The appellant company owns a number of ships that make regular voyages on the St. Lawrence River. Those which carry the passenger and freight services, between Quebec and Montreal and vice versa, stop at Three Rivers, and it is therefore necessary for them to use the north channel; while the S.S. Richelieu which makes a weekly cruise to the Saguenay river, does not stop at Three Rivers, and passes through the south channel.
On the night in question, it was the intention of the Captain of the S.S. Richelieu to follow this latter course, but the S.S. Roberval was not and could not be aware of this fact. It rested therefore upon the S.S. Richelieu to signal with two short blasts that she would proceed on the south channel, to meet starboard to starboard, leaving the channel wide open for the S.S. Roberval.
All the members of the crew of the S.S. Richelieu who were heard as witnesses, testified that this was done, and that less than thirty seconds after having given this two blast signal, the order was given to stop the engines in view of the S.S. Roberval's failure to give an answer. A few seconds later—and on this point the officers of the S.S. Richelieu are also in agreement—a one blast signal was heard coming from the S.S. Roberval, indicating that she would meet port to port instead of starboard to starboard, as requested by the S.S. Richelieu. In view of this confusion of signals, the S.S. Richelieu gave a three blast signal, and at the same moment an order was given to put her engines astern. She was practically stopped at the time of the impact, one minute later.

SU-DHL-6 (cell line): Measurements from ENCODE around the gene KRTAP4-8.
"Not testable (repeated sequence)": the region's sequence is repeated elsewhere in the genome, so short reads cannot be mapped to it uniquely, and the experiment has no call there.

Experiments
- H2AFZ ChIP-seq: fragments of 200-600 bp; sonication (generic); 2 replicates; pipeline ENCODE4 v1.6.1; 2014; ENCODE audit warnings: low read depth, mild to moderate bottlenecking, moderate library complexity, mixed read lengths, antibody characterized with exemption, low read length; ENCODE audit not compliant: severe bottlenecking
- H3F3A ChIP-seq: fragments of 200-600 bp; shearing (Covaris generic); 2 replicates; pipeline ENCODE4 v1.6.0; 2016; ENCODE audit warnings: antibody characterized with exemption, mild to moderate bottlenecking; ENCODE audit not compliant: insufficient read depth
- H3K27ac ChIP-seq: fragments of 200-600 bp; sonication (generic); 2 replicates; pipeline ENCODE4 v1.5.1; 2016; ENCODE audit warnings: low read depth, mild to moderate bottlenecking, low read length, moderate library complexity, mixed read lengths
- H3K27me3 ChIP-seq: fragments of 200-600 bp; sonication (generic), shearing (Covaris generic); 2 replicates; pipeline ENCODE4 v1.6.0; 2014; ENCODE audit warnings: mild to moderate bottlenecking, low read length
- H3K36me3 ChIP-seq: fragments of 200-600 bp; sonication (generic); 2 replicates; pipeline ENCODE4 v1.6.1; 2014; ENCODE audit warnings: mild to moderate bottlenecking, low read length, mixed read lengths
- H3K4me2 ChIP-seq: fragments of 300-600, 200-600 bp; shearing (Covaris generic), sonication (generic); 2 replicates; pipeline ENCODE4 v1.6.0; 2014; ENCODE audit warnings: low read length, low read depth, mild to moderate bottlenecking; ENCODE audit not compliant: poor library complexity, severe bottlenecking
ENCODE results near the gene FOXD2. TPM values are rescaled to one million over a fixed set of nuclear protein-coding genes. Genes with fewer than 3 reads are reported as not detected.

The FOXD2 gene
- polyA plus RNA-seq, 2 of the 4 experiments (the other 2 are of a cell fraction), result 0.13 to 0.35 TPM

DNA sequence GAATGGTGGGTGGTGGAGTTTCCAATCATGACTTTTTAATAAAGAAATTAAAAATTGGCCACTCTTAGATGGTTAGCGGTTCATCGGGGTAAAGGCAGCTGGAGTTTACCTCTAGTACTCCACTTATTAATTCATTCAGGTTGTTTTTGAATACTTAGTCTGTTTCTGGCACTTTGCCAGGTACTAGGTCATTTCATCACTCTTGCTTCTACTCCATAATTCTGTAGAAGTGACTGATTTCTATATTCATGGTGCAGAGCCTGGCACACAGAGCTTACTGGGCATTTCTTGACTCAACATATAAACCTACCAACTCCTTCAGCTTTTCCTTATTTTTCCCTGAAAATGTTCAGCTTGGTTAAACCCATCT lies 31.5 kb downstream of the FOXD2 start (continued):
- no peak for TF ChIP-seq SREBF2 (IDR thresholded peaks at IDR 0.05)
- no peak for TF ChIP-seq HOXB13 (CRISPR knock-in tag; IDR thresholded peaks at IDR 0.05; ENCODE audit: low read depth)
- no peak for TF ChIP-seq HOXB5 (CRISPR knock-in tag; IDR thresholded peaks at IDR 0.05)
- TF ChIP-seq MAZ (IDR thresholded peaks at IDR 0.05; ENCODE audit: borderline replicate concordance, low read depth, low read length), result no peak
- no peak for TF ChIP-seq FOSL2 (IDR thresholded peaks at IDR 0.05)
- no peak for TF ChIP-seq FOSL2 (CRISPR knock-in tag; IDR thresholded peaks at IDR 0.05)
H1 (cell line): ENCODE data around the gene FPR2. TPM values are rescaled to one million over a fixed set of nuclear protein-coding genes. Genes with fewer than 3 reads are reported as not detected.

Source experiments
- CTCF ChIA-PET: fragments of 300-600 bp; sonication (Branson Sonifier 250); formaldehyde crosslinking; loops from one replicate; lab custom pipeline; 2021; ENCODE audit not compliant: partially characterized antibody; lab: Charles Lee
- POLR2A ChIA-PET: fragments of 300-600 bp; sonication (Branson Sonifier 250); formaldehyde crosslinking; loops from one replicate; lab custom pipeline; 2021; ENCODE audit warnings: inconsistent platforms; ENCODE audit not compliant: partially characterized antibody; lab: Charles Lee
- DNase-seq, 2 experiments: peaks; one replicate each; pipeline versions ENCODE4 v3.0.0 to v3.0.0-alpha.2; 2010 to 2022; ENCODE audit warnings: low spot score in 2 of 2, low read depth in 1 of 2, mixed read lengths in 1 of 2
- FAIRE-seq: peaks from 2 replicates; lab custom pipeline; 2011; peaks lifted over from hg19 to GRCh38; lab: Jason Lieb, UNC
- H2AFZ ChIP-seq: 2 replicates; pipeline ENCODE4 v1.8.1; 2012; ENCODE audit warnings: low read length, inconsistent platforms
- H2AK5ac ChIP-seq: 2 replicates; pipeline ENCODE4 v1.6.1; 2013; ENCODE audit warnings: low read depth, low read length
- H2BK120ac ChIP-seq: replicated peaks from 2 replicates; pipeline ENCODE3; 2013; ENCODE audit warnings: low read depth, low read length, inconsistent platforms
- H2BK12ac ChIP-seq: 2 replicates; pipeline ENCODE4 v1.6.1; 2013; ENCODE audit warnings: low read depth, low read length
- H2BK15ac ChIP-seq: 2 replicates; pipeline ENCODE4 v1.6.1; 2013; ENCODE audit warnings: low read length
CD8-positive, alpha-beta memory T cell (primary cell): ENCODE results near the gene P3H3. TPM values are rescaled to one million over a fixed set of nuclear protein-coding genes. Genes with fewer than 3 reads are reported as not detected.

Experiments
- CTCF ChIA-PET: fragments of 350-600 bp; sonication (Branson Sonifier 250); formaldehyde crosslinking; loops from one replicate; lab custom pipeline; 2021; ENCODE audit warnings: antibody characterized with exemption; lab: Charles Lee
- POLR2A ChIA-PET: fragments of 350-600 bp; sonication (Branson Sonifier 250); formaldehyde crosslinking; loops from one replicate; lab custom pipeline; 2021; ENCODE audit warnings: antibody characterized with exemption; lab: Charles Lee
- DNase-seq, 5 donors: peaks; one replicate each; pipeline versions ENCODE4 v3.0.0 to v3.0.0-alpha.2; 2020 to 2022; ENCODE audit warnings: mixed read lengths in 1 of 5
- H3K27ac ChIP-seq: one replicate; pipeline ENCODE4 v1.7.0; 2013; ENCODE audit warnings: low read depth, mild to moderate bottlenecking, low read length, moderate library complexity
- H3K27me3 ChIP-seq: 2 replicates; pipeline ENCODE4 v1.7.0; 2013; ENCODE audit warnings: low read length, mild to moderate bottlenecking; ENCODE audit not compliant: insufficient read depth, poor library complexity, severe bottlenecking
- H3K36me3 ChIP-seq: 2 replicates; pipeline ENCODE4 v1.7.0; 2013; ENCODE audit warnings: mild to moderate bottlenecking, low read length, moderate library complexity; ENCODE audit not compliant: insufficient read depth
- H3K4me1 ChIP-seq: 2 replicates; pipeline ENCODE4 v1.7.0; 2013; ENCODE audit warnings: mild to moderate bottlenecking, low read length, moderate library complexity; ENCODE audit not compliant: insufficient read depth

With this version of the facts as related by the crew of the S.S. Richelieu, the Captain and others on board the S.S. Roberval entirely disagree. It is their contention that